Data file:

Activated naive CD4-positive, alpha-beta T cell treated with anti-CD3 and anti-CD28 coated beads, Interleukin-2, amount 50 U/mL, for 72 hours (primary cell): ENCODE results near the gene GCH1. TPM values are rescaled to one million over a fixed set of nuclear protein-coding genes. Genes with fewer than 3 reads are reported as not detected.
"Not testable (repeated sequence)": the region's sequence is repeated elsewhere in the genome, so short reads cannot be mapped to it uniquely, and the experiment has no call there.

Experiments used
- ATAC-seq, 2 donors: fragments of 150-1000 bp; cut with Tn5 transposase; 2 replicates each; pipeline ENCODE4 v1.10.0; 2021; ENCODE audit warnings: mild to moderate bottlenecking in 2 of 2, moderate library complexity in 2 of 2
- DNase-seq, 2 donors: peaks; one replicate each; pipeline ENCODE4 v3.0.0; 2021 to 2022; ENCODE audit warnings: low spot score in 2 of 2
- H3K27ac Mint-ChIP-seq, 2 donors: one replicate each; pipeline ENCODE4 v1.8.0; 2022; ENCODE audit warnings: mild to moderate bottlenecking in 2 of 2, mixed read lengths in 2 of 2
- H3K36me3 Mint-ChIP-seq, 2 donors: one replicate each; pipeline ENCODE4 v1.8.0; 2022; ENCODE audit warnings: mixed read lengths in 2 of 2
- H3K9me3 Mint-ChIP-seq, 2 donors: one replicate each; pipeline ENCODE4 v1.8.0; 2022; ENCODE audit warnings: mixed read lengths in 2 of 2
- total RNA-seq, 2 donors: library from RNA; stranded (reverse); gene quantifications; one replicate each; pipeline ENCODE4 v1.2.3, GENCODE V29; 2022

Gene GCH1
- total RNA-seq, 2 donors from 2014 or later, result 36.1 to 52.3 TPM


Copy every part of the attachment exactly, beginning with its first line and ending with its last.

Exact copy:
Activated naive CD4-positive, alpha-beta T cell treated with anti-CD3 and anti-CD28 coated beads, Interleukin-2, amount 50 U/mL, for 72 hours (primary cell): ENCODE results near the gene GCH1. TPM values are rescaled to one million over a fixed set of nuclear protein-coding genes. Genes with fewer than 3 reads are reported as not detected.
"Not testable (repeated sequence)": the region's sequence is repeated elsewhere in the genome, so short reads cannot be mapped to it uniquely, and the experiment has no call there.

Experiments used
- ATAC-seq, 2 donors: fragments of 150-1000 bp; cut with Tn5 transposase; 2 replicates each; pipeline ENCODE4 v1.10.0; 2021; ENCODE audit warnings: mild to moderate bottlenecking in 2 of 2, moderate library complexity in 2 of 2
- DNase-seq, 2 donors: peaks; one replicate each; pipeline ENCODE4 v3.0.0; 2021 to 2022; ENCODE audit warnings: low spot score in 2 of 2
- H3K27ac Mint-ChIP-seq, 2 donors: one replicate each; pipeline ENCODE4 v1.8.0; 2022; ENCODE audit warnings: mild to moderate bottlenecking in 2 of 2, mixed read lengths in 2 of 2
- H3K36me3 Mint-ChIP-seq, 2 donors: one replicate each; pipeline ENCODE4 v1.8.0; 2022; ENCODE audit warnings: mixed read lengths in 2 of 2
- H3K9me3 Mint-ChIP-seq, 2 donors: one replicate each; pipeline ENCODE4 v1.8.0; 2022; ENCODE audit warnings: mixed read lengths in 2 of 2
- total RNA-seq, 2 donors: library from RNA; stranded (reverse); gene quantifications; one replicate each; pipeline ENCODE4 v1.2.3, GENCODE V29; 2022

Gene GCH1
- total RNA-seq, 2 donors from 2014 or later, result 36.1 to 52.3 TPM